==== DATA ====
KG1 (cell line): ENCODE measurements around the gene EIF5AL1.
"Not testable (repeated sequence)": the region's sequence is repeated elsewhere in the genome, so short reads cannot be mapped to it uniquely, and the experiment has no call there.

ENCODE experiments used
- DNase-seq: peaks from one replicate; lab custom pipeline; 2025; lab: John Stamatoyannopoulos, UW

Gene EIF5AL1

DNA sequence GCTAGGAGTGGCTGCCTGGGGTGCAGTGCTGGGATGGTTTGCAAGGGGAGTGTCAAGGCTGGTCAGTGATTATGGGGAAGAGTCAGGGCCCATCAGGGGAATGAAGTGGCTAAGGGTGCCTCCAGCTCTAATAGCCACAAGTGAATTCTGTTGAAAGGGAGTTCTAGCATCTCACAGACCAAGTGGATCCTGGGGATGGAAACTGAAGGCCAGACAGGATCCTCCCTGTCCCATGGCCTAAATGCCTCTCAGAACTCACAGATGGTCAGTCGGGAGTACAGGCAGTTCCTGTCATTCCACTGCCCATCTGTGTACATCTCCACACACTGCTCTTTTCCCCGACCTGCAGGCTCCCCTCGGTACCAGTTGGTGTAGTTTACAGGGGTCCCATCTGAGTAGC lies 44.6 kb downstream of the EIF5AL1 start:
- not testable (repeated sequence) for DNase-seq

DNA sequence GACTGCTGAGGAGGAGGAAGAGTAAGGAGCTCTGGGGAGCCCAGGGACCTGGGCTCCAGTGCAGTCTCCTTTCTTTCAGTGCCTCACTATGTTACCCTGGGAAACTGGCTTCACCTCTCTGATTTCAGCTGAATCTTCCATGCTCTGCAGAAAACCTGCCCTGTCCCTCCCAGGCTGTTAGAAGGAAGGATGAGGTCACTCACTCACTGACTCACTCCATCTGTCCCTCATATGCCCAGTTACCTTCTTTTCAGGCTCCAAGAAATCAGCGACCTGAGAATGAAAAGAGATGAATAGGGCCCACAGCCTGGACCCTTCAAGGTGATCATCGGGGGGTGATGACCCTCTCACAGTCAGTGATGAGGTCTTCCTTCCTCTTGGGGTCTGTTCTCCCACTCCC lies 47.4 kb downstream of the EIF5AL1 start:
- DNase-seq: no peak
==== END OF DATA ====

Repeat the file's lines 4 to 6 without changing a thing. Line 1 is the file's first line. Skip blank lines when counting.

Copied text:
- DNase-seq: peaks from one replicate; lab custom pipeline; 2025; lab: John Stamatoyannopoulos, UW

Gene EIF5AL1

DNA sequence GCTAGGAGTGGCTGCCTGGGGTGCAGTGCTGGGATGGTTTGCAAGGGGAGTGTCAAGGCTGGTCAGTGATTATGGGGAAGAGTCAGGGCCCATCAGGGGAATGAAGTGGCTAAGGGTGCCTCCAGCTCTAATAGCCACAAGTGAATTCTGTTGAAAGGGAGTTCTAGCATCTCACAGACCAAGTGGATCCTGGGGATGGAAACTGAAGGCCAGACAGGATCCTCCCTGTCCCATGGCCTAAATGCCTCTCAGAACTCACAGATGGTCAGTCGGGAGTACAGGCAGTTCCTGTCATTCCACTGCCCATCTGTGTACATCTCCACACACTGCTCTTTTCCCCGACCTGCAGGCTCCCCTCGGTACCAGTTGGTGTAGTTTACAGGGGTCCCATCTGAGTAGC lies 44.6 kb downstream of the EIF5AL1 start: